Parenting / Working

Who do I need to be now? Shifting my priorities


In the six months since losing my job, I have had to re-evaluate many of my own assumptions about what it means to be “successful” – as a business person, a mother, wife and maybe even as a woman. It’s amazing how easily we can become attached to our own notions, and also how groundless it feels to have them evolve due to life changes.

After my layoff, I made the decision to continue having our daughter’s nanny watch her four days a week, and to also place her in preschool two mornings a week. I did this, even though I knew it would come at a financial cost. My reasoning for that was simple: how was I supposed to build my business ventures if I didn’t have childcare? I have a Reiki and life coaching business that I’ve operated part-time for about three years and decided to focus more attention there, since I already had a client base and it’s something I enjoy doing. In August, I also launched a mindful living website, Danatopia, that was another interest of mine.

The timing of all this has been challenging. The economy has not fully recovered and in the last few months, people are watching their spending even more closely. My business revenue has dropped compared to this time last year, even though I have more time for client sessions and classes. In late December, I began doing social media consultancy and implementation work. Despite some possible opportunities, that has not fully taken off either. I’m also still waiting to hear back about a potential contract job I interviewed for nearly a month ago. And, my husband and I just found out this past week that the lottery-funded (free) Pre-K program we registered my daughter for this fall is on the receiving end of budget cuts. The City of Decatur school system is proposing charging a tuition for full-day Pre-K.

I’ve debated about whether or not to go back to work full-time. After nearly 14 years in a very structured corporate environment, it has been a breath of fresh air to pursue work that interests and speaks to me. However, the economic reality has been tough, and it’s hard not to feel discouraged right now.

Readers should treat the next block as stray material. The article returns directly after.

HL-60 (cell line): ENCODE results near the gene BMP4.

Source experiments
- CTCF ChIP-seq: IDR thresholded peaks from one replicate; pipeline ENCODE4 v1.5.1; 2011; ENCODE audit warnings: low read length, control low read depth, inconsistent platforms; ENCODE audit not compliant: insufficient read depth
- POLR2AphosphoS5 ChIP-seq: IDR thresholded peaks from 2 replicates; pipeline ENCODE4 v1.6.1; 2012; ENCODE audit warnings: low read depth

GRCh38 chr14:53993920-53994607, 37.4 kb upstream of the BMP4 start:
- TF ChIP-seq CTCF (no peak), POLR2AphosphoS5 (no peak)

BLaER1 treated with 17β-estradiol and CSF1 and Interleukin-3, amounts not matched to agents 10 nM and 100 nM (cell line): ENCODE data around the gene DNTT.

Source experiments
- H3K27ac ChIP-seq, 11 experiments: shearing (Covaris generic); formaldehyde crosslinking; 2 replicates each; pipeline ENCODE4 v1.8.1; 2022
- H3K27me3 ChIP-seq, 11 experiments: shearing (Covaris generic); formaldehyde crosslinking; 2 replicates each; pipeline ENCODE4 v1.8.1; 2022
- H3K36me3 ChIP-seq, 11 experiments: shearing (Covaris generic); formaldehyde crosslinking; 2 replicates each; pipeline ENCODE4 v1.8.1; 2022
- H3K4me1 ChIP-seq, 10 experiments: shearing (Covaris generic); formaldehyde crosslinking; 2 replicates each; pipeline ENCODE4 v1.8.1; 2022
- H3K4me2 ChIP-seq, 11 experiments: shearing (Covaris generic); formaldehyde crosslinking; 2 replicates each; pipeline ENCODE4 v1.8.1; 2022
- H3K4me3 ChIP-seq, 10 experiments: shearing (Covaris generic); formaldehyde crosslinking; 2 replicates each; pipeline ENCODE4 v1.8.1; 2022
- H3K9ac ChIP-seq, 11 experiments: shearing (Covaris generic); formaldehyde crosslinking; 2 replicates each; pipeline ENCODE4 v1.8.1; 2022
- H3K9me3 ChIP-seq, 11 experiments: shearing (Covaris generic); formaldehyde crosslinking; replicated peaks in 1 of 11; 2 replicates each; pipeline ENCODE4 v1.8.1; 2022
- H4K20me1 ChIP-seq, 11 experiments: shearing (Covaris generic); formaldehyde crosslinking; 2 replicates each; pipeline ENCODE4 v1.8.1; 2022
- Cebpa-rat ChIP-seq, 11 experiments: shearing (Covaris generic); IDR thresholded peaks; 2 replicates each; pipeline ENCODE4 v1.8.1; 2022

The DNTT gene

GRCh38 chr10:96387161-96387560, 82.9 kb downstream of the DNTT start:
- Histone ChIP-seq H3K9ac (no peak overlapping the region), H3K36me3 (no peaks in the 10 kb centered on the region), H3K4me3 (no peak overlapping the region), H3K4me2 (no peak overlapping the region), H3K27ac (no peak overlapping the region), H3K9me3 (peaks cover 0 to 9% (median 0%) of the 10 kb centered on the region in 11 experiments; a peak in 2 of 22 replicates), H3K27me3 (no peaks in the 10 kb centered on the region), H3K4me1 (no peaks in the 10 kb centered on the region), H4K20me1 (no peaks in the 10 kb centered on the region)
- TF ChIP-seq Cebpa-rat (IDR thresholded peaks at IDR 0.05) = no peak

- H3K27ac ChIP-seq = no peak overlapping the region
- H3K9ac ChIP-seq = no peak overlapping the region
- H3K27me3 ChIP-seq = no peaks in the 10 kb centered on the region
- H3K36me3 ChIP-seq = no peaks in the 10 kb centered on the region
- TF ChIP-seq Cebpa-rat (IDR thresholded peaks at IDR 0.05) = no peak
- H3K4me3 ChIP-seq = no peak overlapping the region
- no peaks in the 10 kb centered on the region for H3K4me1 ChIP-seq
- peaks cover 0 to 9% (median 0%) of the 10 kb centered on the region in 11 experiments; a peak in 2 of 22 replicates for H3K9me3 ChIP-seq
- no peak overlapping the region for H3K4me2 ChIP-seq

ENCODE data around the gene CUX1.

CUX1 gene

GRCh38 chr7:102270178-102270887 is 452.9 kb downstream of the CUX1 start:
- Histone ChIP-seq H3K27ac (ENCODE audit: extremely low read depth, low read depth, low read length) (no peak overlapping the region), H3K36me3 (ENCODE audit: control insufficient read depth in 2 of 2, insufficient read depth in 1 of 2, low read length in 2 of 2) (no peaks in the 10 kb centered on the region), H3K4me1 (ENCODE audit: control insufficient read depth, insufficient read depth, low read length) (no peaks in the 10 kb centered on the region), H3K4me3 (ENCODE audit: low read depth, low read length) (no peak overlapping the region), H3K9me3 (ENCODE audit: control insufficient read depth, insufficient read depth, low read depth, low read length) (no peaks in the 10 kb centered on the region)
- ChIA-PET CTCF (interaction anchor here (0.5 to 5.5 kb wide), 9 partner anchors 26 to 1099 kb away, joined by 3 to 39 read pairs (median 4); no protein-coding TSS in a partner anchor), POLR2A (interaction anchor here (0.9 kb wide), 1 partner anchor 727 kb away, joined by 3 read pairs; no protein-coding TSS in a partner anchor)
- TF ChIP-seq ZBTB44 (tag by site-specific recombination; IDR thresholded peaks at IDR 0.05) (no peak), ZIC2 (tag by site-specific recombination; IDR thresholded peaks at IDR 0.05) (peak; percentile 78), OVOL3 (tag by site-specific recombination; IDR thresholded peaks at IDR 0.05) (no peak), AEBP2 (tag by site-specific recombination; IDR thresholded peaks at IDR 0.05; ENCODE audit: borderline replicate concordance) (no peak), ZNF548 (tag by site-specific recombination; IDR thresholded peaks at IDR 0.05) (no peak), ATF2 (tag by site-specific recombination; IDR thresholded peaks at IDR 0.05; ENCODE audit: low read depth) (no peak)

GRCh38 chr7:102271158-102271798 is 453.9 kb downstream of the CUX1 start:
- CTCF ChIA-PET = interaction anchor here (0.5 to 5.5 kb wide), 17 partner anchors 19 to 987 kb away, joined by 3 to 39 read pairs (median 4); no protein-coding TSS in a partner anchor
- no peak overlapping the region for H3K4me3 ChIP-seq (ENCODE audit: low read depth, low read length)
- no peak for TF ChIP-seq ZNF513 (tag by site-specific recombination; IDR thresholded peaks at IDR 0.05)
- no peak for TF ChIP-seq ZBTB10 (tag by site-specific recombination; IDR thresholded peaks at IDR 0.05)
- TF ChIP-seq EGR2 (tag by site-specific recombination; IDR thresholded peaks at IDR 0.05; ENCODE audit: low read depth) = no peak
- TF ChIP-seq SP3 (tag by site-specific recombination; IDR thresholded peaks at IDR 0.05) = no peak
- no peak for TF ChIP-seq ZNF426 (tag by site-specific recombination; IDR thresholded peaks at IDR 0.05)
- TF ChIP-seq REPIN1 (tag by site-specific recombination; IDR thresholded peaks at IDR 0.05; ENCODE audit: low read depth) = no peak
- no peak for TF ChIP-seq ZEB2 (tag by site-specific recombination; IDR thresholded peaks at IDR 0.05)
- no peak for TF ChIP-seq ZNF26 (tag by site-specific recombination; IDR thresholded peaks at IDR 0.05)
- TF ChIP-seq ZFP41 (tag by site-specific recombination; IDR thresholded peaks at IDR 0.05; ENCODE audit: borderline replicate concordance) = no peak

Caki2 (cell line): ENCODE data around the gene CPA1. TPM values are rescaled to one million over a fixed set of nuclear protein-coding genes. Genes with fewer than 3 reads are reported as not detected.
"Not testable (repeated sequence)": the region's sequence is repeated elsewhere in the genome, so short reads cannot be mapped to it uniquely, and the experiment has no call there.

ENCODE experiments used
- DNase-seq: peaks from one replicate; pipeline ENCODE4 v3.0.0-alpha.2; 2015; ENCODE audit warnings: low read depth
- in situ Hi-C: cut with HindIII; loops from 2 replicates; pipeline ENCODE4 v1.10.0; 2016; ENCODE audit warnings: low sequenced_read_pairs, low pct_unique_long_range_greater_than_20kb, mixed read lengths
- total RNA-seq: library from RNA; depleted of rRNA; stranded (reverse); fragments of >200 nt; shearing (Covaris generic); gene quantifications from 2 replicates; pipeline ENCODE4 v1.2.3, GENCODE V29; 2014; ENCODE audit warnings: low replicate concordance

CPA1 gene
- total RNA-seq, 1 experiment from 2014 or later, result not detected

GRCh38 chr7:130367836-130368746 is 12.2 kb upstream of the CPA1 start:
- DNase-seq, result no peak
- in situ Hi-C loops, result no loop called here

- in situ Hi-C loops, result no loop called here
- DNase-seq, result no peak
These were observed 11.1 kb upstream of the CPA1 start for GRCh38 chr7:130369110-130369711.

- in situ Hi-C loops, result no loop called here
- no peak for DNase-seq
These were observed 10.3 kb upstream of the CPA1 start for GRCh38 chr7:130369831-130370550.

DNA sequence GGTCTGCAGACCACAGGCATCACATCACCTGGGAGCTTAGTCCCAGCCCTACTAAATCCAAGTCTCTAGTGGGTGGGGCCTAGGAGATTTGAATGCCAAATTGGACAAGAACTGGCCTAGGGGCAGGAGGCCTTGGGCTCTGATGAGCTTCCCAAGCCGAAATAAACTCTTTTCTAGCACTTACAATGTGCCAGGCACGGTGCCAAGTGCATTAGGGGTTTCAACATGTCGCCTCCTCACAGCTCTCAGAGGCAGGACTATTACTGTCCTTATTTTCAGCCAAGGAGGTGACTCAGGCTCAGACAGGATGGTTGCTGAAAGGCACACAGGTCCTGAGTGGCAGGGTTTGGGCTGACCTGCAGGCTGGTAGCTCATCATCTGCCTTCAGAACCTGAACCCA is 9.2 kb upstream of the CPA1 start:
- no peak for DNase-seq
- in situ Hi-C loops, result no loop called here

Yet, I have also found myself questioning the need to work “full-time.” My daughter will be 4 years old in April and my stepson will be 13 in March. In the past 6 months that I haven’t been shlepping off to an office, it has put me more in contact with their daily lives. It has allowed me the flexibility to be there at times during the afternoons, and during the school district’s Fall and Winter breaks, as well as the week schools were closed due to a snow/ice storm that paralyzed most of Atlanta.

My children are are both at pivotal ages – my daughter is transitioning away from a dedicated caregiver to the school environment, and my stepson (who lives with us every other week) is in the throes of puberty and all the angst and pressure of middle school. Does it make sense for my daughter, who will already be away from home half the day in school, to spend more money so she can spend the rest of the day in what is basically a glorified daycare environment?  All this to make more money? Should my stepson be allowed to stay home alone for hours, unsupervised? I was a latchkey kid for a while in the ’70s and ’80s during the times my mom worked. I know full well what kids can get themselves into, and access to the internet and other online activity (texting) has opened up a whole new world. I’m not a Helicopter Mom, but my children should know that someone is always there for them. As my husband and I have observed, it’s hard to make up for that that lack of presence later on in life.